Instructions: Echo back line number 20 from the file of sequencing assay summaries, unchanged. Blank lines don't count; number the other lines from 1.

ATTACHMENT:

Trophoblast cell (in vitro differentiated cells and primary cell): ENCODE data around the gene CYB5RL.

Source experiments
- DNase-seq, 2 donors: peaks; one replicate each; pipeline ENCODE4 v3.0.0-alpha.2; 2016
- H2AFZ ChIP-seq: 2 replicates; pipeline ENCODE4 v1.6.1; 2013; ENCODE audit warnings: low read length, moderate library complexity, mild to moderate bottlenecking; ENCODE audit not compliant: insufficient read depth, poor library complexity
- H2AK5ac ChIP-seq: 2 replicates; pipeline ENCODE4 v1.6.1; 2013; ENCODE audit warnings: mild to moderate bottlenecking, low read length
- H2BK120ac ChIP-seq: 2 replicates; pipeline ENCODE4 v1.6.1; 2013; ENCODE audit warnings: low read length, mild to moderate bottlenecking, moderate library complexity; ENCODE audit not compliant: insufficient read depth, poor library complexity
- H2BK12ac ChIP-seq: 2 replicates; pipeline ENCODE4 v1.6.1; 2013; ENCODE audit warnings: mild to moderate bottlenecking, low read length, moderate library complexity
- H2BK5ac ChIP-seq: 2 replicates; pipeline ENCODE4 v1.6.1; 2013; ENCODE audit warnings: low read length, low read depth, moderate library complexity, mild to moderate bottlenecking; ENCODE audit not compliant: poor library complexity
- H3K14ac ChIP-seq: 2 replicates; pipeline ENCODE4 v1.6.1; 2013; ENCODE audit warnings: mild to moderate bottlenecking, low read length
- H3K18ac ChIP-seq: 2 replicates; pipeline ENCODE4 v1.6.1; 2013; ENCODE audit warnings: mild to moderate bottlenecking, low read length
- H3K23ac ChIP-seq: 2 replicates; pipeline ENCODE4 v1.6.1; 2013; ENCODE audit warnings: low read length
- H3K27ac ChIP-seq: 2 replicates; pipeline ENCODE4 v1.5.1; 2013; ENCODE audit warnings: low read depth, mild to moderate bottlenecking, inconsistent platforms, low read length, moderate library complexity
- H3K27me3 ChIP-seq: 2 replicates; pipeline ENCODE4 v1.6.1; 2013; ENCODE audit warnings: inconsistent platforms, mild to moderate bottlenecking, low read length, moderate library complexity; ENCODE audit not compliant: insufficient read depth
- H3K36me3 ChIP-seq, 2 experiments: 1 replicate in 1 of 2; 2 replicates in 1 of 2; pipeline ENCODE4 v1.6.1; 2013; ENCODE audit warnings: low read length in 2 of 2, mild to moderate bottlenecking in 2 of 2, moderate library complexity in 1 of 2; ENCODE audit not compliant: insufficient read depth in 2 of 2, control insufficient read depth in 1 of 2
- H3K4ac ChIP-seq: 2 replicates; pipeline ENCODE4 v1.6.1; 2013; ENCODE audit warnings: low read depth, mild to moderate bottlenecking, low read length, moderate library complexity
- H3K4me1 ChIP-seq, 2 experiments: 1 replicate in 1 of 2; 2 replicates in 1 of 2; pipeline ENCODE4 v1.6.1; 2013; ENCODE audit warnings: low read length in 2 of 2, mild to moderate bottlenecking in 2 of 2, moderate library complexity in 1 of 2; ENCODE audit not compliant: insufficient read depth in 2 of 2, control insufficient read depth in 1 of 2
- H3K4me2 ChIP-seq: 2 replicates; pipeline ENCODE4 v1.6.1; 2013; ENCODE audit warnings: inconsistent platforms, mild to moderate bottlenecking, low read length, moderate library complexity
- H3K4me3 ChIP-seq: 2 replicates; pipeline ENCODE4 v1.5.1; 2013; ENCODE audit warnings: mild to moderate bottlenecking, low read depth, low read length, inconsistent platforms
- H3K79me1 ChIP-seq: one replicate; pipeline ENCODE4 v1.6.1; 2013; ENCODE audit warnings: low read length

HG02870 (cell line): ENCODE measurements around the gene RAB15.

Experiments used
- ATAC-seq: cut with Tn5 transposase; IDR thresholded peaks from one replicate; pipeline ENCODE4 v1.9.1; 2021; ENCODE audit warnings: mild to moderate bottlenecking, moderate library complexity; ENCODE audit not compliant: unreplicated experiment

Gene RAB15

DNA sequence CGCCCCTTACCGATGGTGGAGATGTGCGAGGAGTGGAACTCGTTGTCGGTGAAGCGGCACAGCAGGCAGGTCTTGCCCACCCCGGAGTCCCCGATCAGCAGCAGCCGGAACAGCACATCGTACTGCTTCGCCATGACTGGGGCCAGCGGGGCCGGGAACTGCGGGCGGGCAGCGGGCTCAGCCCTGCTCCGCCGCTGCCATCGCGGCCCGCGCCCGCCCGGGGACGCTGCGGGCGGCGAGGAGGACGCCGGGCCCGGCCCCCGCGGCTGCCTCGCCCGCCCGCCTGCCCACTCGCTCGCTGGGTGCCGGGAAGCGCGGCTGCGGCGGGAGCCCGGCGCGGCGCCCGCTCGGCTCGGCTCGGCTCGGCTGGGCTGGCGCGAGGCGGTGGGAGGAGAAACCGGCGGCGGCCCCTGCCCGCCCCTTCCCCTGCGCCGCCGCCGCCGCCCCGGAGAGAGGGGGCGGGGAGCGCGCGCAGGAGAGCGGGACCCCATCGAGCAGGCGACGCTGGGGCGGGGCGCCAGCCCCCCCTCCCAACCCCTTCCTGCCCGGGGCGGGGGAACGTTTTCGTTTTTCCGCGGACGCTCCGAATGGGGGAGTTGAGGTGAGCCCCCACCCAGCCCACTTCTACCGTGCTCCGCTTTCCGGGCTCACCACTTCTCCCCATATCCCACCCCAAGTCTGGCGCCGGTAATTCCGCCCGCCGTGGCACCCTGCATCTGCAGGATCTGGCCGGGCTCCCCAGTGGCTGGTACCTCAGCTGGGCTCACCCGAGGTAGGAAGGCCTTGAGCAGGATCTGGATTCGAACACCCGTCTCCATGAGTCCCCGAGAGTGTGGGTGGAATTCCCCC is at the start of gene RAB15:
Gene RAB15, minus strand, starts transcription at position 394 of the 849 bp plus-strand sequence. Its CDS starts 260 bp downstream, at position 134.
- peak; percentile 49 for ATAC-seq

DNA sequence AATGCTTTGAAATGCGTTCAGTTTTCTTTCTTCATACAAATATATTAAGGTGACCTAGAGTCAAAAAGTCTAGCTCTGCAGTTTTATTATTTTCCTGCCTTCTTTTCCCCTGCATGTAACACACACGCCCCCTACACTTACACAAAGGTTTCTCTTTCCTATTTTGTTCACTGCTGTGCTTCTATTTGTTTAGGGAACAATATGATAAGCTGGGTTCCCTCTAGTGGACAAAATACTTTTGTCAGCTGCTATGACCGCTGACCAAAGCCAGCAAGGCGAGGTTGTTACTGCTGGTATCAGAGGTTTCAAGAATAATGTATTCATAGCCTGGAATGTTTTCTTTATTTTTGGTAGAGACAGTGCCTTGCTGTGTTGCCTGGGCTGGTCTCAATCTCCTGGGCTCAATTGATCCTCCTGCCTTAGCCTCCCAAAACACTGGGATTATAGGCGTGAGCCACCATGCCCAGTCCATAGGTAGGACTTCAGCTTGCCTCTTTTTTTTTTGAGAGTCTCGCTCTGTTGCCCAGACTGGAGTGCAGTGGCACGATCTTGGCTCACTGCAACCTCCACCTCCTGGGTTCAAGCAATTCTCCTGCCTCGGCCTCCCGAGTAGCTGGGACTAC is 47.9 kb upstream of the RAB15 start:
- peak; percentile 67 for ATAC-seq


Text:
HG02870 (cell line): ENCODE measurements around the gene RAB15.